President Mnangagwa urges Zimbabweans to pray for VP Chiwenga after he was flown back to China

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VICE-PRESIDENT Constantino Chiwenga is back in China for treatment just over a month after returning from the Asian country, where he underwent a life-saving operation on an undisclosed illness.

Chiwenga returned to Zimbabwe on November 24 after a four-month-long stay in China, where he was receiving treatment over suspected food poisoning.

The VP had also spent time in South Africa and India receiving treatment for the ailment.

Mnangagwa told congregants attending a thanksgiving and prayer day in Bulawayo yesterday that the former army general, who led a coup which toppled the late Robert Mugabe in November 2017, was back in China.

“As we pray, let us remember our Vice-President, Constantino Chiwenga in prayer, who went back to China for review,” Mnangagwa said.

Chiwenga is among a number of government officials trekking to neighbouring countries or overseas to seek medical attention following the collapse of the country’s health sector.
Doctors have also been on strike since September 2 demanding better salaries and working conditions.

The government fired 448 doctors.

Dilapidated infrastructure, lack of equipment and drugs, brain drain and inhibitive costs are some of the challenges bedevilling the health sector.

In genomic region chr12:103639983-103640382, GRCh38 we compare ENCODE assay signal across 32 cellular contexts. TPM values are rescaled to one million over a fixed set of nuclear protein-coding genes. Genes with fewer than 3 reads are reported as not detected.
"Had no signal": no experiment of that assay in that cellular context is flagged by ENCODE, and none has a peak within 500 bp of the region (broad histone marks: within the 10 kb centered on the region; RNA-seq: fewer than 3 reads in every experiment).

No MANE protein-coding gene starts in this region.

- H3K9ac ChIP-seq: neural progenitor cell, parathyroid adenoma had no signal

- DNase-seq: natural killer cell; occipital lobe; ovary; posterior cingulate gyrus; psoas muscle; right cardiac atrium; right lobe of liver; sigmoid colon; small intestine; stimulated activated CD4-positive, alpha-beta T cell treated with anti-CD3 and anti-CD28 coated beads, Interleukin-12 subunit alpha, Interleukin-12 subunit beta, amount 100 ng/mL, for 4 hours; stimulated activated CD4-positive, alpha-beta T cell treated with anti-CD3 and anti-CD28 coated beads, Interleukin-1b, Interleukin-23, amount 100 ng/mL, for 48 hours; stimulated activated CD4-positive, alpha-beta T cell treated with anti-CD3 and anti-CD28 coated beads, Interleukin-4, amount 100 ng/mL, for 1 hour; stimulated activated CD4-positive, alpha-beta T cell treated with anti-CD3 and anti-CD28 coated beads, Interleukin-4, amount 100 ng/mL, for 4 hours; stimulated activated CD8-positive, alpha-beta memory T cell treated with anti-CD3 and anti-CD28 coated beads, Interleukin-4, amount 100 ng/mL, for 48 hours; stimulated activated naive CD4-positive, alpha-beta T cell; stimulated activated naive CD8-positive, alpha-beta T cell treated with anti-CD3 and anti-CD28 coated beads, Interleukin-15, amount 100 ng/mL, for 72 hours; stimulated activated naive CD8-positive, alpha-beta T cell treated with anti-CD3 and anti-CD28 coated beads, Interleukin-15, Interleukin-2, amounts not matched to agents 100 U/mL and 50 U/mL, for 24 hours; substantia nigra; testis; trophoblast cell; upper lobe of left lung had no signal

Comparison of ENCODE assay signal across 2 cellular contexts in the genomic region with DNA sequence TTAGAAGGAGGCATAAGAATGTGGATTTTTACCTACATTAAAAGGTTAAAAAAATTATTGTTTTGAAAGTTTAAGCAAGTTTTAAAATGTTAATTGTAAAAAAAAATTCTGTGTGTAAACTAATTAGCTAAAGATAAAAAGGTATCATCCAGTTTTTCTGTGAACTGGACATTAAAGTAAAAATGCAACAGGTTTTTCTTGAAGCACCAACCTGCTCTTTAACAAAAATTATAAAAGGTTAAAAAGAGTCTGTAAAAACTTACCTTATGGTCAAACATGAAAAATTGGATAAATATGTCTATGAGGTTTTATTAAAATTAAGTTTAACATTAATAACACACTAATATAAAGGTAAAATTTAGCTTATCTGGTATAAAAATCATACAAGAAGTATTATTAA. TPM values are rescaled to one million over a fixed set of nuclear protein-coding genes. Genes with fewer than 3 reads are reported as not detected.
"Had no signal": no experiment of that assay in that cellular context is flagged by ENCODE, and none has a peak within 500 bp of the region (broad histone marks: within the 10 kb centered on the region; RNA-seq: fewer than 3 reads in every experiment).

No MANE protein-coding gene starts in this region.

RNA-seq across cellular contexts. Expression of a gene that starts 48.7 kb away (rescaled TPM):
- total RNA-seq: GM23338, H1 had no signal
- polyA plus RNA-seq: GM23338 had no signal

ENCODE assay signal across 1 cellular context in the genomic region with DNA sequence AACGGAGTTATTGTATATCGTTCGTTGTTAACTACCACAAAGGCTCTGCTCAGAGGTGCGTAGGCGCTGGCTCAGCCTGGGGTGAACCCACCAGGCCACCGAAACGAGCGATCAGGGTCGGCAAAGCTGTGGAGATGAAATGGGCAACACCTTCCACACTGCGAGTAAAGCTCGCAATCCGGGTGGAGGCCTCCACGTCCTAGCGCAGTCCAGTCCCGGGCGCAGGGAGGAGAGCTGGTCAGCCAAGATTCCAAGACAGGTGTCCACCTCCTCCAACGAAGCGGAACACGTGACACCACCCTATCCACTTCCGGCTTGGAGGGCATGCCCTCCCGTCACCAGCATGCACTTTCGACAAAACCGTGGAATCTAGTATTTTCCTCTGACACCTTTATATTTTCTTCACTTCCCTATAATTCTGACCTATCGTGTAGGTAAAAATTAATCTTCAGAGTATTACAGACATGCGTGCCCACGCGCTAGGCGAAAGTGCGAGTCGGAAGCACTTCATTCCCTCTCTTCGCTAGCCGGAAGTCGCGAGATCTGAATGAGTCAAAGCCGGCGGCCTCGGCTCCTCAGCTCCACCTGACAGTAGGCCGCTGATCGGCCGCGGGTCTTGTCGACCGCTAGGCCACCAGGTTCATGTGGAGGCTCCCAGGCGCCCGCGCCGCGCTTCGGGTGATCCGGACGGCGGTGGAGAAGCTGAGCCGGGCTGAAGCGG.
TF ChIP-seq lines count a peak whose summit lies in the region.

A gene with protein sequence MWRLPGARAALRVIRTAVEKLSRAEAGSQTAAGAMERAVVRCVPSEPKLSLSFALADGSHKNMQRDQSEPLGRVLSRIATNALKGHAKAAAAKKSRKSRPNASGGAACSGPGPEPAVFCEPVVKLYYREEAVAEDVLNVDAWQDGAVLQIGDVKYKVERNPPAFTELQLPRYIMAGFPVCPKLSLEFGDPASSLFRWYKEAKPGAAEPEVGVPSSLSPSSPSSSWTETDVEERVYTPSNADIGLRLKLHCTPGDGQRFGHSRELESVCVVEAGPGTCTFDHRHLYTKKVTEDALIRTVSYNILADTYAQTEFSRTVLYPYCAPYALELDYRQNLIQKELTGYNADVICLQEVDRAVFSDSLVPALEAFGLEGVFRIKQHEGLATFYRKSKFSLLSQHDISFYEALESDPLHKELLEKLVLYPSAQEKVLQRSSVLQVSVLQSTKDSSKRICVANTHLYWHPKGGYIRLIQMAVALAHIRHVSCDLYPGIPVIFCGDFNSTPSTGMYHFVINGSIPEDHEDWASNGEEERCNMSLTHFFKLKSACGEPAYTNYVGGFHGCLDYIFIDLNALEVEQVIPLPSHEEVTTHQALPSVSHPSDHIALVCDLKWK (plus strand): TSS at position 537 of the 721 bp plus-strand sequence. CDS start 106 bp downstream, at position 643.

Mnangagwa also urged citizens to be united because this was key to the development of the nation.

“As Zimbabweans, we should work. After man got in touch with sin in the Bible, he was told he will eat from his sweat, so I encourage Zimbabweans to work so that we can achieve our vision,” Mnangagwa told the congregants.

The event, held under the theme Counting our Blessings: Let us, through Home-Grown Unity, Affirm Work and Pray to Achieve our National Vision, was organised by the Faith for the Nation Campaign, a group of various church denominations.

Bishop Nehemiah Mutendi said solutions to fix the nation’s problems were supposed to come from within the country.

“We will resist any solutions that come from other countries, the solutions must come from this country. We will continue to talk and emphasise the issue of dialogue, but we will, however, exclude the outsiders,” Mutendi said.

— NewsDay


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